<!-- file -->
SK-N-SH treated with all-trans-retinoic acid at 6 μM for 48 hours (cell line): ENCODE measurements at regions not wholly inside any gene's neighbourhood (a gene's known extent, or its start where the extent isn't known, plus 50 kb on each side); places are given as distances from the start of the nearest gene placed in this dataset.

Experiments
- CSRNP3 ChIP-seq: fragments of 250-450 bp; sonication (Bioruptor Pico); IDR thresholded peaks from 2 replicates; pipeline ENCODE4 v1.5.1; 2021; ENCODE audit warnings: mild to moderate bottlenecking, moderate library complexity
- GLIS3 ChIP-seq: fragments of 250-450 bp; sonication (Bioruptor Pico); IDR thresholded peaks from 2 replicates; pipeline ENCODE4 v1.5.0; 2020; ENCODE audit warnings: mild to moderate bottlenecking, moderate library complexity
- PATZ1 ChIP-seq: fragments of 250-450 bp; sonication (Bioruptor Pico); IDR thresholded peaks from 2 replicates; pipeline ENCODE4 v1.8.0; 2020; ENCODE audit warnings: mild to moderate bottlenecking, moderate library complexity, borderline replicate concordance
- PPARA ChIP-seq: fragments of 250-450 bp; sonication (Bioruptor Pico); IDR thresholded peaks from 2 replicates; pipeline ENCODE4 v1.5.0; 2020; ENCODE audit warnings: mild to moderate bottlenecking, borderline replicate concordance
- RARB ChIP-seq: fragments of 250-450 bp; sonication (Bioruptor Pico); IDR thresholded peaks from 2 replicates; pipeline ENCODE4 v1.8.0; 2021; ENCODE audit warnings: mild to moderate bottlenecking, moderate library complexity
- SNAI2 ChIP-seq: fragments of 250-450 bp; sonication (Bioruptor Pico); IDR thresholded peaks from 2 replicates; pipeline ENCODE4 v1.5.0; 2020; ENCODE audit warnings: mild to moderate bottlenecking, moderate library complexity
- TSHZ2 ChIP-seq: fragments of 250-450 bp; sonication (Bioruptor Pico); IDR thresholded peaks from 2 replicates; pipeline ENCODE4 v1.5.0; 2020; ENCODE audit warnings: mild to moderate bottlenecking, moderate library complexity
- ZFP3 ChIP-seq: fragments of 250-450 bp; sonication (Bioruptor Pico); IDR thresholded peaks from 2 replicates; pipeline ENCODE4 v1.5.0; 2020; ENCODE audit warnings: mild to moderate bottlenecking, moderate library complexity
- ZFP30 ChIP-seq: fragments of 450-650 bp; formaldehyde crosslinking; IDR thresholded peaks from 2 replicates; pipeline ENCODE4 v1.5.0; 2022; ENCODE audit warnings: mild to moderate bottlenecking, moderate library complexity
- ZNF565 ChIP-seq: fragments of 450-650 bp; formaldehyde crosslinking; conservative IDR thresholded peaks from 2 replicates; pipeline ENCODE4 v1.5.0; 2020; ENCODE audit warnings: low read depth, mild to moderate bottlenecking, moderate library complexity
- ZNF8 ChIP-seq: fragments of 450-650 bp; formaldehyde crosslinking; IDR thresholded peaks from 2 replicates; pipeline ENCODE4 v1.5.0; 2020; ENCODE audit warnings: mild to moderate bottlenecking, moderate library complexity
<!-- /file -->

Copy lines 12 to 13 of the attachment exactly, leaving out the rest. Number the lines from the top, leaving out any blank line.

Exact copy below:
- ZNF565 ChIP-seq: fragments of 450-650 bp; formaldehyde crosslinking; conservative IDR thresholded peaks from 2 replicates; pipeline ENCODE4 v1.5.0; 2020; ENCODE audit warnings: low read depth, mild to moderate bottlenecking, moderate library complexity
- ZNF8 ChIP-seq: fragments of 450-650 bp; formaldehyde crosslinking; IDR thresholded peaks from 2 replicates; pipeline ENCODE4 v1.5.0; 2020; ENCODE audit warnings: mild to moderate bottlenecking, moderate library complexity